July and August were good to stock investors after the Brexit dip. In the end, Q2 earnings came in mixed. That is; some stocks in each sector turned in good earnings and some stocks in each sector turned in not so good earnings. The market seemed to like most of it, and the S&P was up nearly 10% off the July low. Then, this week, we hear from the Fed that the second interest rate hike is imminent. There was a bit of a delayed reaction, but market participants seem to agree, all at once, that stock and bond prices need to get cheaper. The S&P is off by 2.3% and small caps by nearly 3.3% as I type. We suspect the weakness will continue a bit as the market continues to adjust to the not-so-new reality of a rate hike. It’s a good time to look at our allocations to stocks, bonds and other interest rate sensitive investment to see if we’ve gotten too enthusiastic about any asset class or sector; if we’ve got any positions we’ve become concerned about longer term; or if we’ve got any positions that have had big moves that we may want to trim. The […]
Almost 10 years of near zero interest rates has ended with yesterday’s FOMC announcement. Short term rates will rise to 1.375% next year from .375% right now. And, rates will go up 1% again in 2017 to 2.375%. The FOMC has left some wiggle room if the economy, jobs or inflation change significantly but, for sure, we are at the beginning of a rising tide of interest rates. Rising interest rates, aside from negatively affecting bond prices, create real resistance for the stock market. At some point bond yields become competitive with risk adjusted stock returns, and earnings quality is reduced as sales increases may reflect price inflation as much as unit sales increases. As well, it costs more money for businesses to finance new initiatives, possibly slowing expansion. Does this mean it’s time to exit the stock market, or does it mean it’s time to be more quality and price selective? Because the Fed has reiterated it’s intention to be very gradual and data driven in the process we believe it won’t be necessary to turn our backs on stocks, but it is time to double down on our homework. Even within our favored industries for 2016, tech, biotech […]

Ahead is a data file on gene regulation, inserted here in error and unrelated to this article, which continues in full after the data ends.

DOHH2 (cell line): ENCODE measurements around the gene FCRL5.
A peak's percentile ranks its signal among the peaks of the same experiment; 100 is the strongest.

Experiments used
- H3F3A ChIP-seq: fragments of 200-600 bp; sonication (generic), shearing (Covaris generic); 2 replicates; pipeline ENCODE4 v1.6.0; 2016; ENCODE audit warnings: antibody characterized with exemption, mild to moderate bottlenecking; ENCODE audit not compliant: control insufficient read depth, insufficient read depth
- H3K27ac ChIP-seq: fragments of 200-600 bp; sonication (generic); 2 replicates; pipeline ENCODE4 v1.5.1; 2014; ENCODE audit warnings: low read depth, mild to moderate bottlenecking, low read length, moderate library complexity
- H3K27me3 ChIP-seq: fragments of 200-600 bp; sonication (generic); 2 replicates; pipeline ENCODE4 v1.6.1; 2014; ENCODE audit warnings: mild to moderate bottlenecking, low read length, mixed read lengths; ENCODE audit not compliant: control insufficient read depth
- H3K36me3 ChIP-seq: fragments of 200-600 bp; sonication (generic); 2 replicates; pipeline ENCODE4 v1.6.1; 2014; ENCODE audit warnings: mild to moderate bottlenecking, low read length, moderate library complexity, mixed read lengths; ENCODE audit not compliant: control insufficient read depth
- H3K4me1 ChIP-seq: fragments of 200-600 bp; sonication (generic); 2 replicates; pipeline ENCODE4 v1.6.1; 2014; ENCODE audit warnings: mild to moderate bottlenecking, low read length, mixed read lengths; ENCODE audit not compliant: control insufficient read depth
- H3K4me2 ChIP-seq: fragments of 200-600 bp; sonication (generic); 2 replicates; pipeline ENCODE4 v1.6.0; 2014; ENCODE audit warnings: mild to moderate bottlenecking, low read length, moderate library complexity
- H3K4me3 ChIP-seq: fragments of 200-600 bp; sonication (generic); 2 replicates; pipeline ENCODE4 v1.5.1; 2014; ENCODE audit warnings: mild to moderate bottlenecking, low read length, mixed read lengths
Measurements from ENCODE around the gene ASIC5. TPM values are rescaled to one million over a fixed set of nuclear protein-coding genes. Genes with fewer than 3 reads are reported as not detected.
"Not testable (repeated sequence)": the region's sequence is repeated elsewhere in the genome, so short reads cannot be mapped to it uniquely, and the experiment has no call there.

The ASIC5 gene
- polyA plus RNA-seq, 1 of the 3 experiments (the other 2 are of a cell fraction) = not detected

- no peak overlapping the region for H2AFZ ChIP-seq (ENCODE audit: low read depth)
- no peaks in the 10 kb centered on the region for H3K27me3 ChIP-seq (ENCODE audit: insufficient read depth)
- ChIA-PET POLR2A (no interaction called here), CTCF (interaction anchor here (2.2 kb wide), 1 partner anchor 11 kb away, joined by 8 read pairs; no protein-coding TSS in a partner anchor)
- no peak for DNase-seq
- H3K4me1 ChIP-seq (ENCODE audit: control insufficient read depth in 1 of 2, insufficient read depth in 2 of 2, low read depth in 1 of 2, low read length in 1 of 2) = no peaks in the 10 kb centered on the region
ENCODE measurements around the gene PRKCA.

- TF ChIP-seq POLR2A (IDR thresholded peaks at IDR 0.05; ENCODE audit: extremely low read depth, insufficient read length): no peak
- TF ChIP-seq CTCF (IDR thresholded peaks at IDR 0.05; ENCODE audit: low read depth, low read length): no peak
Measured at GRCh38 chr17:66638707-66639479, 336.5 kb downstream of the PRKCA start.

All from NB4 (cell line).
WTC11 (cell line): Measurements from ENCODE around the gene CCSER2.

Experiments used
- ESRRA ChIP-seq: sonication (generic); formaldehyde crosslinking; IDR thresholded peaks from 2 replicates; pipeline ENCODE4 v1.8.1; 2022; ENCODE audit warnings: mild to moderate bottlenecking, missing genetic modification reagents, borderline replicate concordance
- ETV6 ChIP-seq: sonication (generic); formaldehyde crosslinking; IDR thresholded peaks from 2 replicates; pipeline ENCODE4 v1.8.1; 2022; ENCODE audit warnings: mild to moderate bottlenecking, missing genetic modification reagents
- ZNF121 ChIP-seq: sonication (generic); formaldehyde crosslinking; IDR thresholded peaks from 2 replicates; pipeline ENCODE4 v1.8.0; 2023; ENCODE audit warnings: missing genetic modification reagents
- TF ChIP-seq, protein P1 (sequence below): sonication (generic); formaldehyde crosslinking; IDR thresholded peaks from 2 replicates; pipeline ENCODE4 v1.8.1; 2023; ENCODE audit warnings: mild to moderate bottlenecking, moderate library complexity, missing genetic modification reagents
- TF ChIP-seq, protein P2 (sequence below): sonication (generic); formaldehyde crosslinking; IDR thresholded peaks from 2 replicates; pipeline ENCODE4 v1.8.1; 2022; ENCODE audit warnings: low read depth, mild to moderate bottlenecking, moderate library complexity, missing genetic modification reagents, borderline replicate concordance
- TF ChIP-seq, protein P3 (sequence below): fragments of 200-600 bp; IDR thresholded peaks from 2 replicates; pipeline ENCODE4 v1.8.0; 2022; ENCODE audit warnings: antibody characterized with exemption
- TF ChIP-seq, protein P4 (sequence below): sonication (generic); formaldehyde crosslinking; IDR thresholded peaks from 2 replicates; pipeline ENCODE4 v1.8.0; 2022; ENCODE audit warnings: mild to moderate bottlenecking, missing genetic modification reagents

More mature companies in more stable industries tend to pay dividends. Some might think that a younger investor would benefit more by owning smaller, more rapidly growing companies. And, yes, younger investors should have some of their investment funds in rapidly growing companies, although they are often riskier (think early stage biotech or social media.) Aside from the well known benefits of owning dividend stocks; less volatility, total return from income and growth, and cash flow in times of market weakness, there is an important advantage for younger investors. Many companies have a history of raising their dividend annually and many others raise their dividend almost every year. (Most industries go through cyclical downturns causing the suspension of the dividend hike for that period.) The dividend yield on most of our best dividend paying stocks at their current prices generally ranges between 2-3%. If dividends rise on average only 3% per year the dividend will double in 24 years, becoming a 4-6% dividend yield on today’s prices. (A 4% per year increase doubles in 18 years.) If dividends are reinvested over the years the compounding effect is even greater. As we get closer to retirement we want to be sure […]
One of the most common questions I get from clients is, “If I have a little extra to save each month, should I use it to accelerate my mortgage payments or invest in the market?” First, I respond to the question with a question, “What is the rate of return you earn by paying down your mortgage…?” Answer – It’s your mortgage’s interest rate less any savings generated in the form of itemized tax deductions. I like examples so I’ll show one here: You have a $450,000 mortgage with a 4.50% fixed 30 year loan. You and your spouse have a combined top federal tax rate of 25%. Your rate of return paying down this debt is as follows: 4.50% X (1 – .25) = 3.38% The next step is to evaluate your alternative… investing in the market. To keep it simple, the S&P 500 index has averaged a total annual return of ~7.6% in the last 10 years, a range including 2008, the second worst stock market year in U.S. history. Let’s assume that’s an after tax return of 6.5% (dating back to the 1970s, returns have actually been significantly better than this). So why would anyone take a […]